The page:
by Seth Saavedra │Thursday, April 26th, 2018
Friends & Colleagues -
The New Mexico education train is moving along at a fast clip these past few weeks. Spring has arrived as PARCC testing approaches its conclusion and with graduation on the horizon for many New Mexico students.
I have a request this week: if you haven't already, please sign up for my distribution list, which means you'll get a brief email the day after a new post goes live. And if you're already on this list, have someone you know sign up. This averages out to roughly two emails a week with no spam.
As always, thank you for reading and drop me a line to let me know what you think - or what I've missed. Here's this week's roundup:
[LOCAL: NEWS] NMPED Launches High School Redesign Network. Using $4 million in Federal funds earmarked for struggling high schools, ten schools from across New Mexico will work with "school boards, principals, teachers, and communities to transform struggling high schools." NMPED has partnered with Johns Hopkins University’s School of Education Cross-State High School Redesign Collaborative on the project. The ten schools invited to participate are:
[LOCAL: NEWS] Struggling Schools to Receive $15 Million Over Next Three Years. As part of our ESSA plan, NMPED has identified 86 schools in need of Comprehensive Support and Improvement (CSI) - meaning "schools either at the bottom five percent of performance amongst Title I schools or high schools with a graduation rate of 67 percent or lower in two of the last three years."
This describes a total of 86 schools in NM. Sixty of these schools applied for CSI grant funding with 46 ultimately selected to receive over $5 million a year over the next three years. A full list of these schools is at the link above.
[LOCAL: NEWS] Michelle Lujan Grisham Releases Eleven Point Plan for Education. The likely Democrat on this fall's gubernatorial ballot has big plans for our education system. Some of the highlights from the full plan include:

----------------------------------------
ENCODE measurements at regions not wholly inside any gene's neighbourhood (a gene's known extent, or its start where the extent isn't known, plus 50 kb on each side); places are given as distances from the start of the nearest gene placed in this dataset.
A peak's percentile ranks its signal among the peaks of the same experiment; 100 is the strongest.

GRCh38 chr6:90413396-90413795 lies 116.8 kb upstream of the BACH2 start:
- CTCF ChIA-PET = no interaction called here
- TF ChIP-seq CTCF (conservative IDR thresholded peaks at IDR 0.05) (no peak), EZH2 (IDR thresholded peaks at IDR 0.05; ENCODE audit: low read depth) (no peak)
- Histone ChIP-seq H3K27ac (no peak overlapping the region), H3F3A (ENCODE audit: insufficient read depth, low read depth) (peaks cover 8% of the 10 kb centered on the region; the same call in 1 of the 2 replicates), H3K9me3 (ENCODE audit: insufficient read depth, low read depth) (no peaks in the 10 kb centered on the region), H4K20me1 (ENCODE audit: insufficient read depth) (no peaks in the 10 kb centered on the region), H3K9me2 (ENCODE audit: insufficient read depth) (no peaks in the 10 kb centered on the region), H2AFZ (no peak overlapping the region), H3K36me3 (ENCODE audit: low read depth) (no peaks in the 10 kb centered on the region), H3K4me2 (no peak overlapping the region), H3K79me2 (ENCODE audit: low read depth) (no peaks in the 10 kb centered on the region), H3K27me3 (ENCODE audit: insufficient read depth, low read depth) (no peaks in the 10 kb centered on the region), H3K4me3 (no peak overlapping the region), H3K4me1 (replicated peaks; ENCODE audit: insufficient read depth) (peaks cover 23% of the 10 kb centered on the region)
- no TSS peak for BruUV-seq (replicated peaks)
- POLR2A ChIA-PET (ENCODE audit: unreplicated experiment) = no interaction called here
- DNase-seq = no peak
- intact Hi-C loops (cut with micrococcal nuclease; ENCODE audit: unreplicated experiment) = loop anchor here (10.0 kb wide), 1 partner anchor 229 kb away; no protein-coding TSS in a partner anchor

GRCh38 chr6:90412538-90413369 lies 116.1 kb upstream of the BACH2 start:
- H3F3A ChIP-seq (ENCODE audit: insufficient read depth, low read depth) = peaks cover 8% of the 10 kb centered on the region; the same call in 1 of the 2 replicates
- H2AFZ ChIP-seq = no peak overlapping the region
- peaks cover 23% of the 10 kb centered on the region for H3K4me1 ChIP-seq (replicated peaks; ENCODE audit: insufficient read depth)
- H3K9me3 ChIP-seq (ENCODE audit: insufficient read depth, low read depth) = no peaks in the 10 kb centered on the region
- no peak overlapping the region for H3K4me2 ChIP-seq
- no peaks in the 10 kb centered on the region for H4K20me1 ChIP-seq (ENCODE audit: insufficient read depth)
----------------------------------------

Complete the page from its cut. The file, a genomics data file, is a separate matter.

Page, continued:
Universal pre-k funded by increased distributions from the Land Grant Permanent Fund (also known as House Joint Resolution 1);
Make STEAM the core platform of New Mexico's schools;
Raise NM teacher salaries to match Texas; and
Do away with PARRC, school grades, and teacher evaluation (NMTEACH) to then "determine the most appropriate and least intrusive test for New Mexico schools.
On that last point, the logic seems a bit backward to this advocate. And confirms my skepticism about the ed platforms of both Lujan-Grisham and Pearce. The goal should be smart evolutions of our systems, seeking out areas to build and improve upon. Instead, the approach seems to be a "repeal first, plan later" mentality.
Sure this strategy makes for pithy soundbites and wins early endorsements, but it makes for bad policy and leaves our most vulnerable children in limbo. Plus, as New Jersey's new governor has discovered, translating campaign trail promises into effective policy is much harder than it looks.
[NATIONAL: RESEARCH] Fordham Institute Reports on "Charter School Deserts". In a just released report, researchers ask: "As the geography of poverty in America changes, are there many neighborhoods with plenty of population density and lots of disadvantaged kids but few or no charter schools? Or do the schools actually set up shop where poor families live—whether in cities, small towns, or the suburbs?"
Looking at areas of the country with relatively high poverty but no charter schools, they've identified "charter school deserts" in New Mexico and Albuquerque: "New Mexico has eight charter school deserts, representing 13 percent of mid- to high-poverty census tracts, located in rural areas in the south, central, and northwest parts of New Mexico and the Albuquerque metro area." For those interested, Fordham created an interactive map.
[NATIONAL: RESEARCH] Albuquerque Spotlighted In George W. Bush Institute Report. What does it mean to be college and career ready (CCR) in the 21st century? Researchers seek answers with Albuquerque at the center of a case study. Highlighting overlapping efforts from Albuquerque Public Schools, NMPED, and Mission:Graduate, the report finds optimism and "the recognition of state leaders that more action must be taken to improve graduation and post-secondary attainment rates for New Mexicans."
There is broad agreement locally that we need to direct more focus and resources to this work. The caveat is that graduation rates must rise alongside skills acquisition. If our graduation rates continue to inch up while math and reading proficiencies move downward, we'll find ourselves in the same trap that ensnared us long before No Child Left Behind and Common Core became sacrificial lambs.